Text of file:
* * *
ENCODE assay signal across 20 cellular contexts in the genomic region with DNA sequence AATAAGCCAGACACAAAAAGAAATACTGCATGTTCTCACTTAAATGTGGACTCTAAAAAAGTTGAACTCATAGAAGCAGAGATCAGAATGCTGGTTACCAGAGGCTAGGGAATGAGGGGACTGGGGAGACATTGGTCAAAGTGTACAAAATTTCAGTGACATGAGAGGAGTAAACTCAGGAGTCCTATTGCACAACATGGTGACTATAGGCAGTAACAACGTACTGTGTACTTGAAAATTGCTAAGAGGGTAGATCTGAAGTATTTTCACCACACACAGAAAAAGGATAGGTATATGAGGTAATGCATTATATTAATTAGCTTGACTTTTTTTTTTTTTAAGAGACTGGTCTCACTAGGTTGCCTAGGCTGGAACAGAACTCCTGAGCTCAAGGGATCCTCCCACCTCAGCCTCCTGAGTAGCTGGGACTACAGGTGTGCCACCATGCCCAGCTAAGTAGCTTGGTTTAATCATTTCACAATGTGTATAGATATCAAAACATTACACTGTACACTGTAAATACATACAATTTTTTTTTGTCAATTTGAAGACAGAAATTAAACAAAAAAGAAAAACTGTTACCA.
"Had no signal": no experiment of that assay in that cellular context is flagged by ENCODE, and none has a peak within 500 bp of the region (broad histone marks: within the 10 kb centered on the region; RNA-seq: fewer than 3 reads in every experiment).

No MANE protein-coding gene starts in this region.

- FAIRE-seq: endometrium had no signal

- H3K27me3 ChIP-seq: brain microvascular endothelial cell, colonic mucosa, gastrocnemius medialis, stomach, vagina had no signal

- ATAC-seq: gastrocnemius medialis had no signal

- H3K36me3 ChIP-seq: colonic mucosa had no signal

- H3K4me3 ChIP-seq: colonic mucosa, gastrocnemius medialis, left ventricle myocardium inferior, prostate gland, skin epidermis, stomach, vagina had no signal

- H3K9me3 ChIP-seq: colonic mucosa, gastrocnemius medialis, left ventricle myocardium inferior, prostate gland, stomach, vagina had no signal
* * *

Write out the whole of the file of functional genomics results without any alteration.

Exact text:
ENCODE assay signal across 20 cellular contexts in the genomic region with DNA sequence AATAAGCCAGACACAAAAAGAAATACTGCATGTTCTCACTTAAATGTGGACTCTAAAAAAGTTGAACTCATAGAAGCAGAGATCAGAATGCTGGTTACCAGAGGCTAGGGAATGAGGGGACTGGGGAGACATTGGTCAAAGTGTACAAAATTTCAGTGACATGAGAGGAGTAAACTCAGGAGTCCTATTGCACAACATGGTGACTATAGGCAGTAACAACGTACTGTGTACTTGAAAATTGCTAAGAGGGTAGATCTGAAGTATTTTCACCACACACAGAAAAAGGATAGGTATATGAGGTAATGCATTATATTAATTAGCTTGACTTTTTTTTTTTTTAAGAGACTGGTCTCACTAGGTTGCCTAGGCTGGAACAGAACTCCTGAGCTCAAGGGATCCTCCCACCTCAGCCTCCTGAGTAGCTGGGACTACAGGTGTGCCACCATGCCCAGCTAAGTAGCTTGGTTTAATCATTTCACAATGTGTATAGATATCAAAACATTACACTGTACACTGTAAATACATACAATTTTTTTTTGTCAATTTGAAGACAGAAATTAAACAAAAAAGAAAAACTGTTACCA.
"Had no signal": no experiment of that assay in that cellular context is flagged by ENCODE, and none has a peak within 500 bp of the region (broad histone marks: within the 10 kb centered on the region; RNA-seq: fewer than 3 reads in every experiment).

No MANE protein-coding gene starts in this region.

- FAIRE-seq: endometrium had no signal

- H3K27me3 ChIP-seq: brain microvascular endothelial cell, colonic mucosa, gastrocnemius medialis, stomach, vagina had no signal

- ATAC-seq: gastrocnemius medialis had no signal

- H3K36me3 ChIP-seq: colonic mucosa had no signal

- H3K4me3 ChIP-seq: colonic mucosa, gastrocnemius medialis, left ventricle myocardium inferior, prostate gland, skin epidermis, stomach, vagina had no signal

- H3K9me3 ChIP-seq: colonic mucosa, gastrocnemius medialis, left ventricle myocardium inferior, prostate gland, stomach, vagina had no signal